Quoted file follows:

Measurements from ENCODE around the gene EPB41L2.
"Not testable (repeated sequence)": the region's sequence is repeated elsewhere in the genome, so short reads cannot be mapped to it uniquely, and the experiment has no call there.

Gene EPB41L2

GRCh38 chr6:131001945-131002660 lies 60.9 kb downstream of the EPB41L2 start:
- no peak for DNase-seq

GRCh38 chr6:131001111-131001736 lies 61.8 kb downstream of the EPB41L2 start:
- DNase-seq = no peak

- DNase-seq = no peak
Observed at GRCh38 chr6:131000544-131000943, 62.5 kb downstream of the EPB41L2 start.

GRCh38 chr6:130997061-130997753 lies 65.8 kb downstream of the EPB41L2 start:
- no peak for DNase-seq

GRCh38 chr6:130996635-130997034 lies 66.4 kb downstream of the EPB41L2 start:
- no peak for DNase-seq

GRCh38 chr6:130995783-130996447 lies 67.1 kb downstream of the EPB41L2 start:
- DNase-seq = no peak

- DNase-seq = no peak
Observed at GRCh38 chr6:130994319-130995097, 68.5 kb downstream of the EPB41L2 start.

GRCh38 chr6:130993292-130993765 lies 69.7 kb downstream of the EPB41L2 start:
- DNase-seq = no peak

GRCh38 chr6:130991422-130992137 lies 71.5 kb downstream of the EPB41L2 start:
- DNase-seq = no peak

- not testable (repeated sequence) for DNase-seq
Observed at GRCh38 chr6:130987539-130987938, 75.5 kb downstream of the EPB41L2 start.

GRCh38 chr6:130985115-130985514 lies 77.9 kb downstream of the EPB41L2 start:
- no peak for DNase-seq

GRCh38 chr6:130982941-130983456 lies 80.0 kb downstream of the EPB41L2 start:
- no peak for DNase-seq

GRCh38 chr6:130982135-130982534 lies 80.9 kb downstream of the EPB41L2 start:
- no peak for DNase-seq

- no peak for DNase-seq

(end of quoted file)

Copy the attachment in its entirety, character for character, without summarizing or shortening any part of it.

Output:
Measurements from ENCODE around the gene EPB41L2.
"Not testable (repeated sequence)": the region's sequence is repeated elsewhere in the genome, so short reads cannot be mapped to it uniquely, and the experiment has no call there.

Gene EPB41L2

GRCh38 chr6:131001945-131002660 lies 60.9 kb downstream of the EPB41L2 start:
- no peak for DNase-seq

GRCh38 chr6:131001111-131001736 lies 61.8 kb downstream of the EPB41L2 start:
- DNase-seq = no peak

- DNase-seq = no peak
Observed at GRCh38 chr6:131000544-131000943, 62.5 kb downstream of the EPB41L2 start.

GRCh38 chr6:130997061-130997753 lies 65.8 kb downstream of the EPB41L2 start:
- no peak for DNase-seq

GRCh38 chr6:130996635-130997034 lies 66.4 kb downstream of the EPB41L2 start:
- no peak for DNase-seq

GRCh38 chr6:130995783-130996447 lies 67.1 kb downstream of the EPB41L2 start:
- DNase-seq = no peak

- DNase-seq = no peak
Observed at GRCh38 chr6:130994319-130995097, 68.5 kb downstream of the EPB41L2 start.

GRCh38 chr6:130993292-130993765 lies 69.7 kb downstream of the EPB41L2 start:
- DNase-seq = no peak

GRCh38 chr6:130991422-130992137 lies 71.5 kb downstream of the EPB41L2 start:
- DNase-seq = no peak

- not testable (repeated sequence) for DNase-seq
Observed at GRCh38 chr6:130987539-130987938, 75.5 kb downstream of the EPB41L2 start.

GRCh38 chr6:130985115-130985514 lies 77.9 kb downstream of the EPB41L2 start:
- no peak for DNase-seq

GRCh38 chr6:130982941-130983456 lies 80.0 kb downstream of the EPB41L2 start:
- no peak for DNase-seq

GRCh38 chr6:130982135-130982534 lies 80.9 kb downstream of the EPB41L2 start:
- no peak for DNase-seq

- no peak for DNase-seq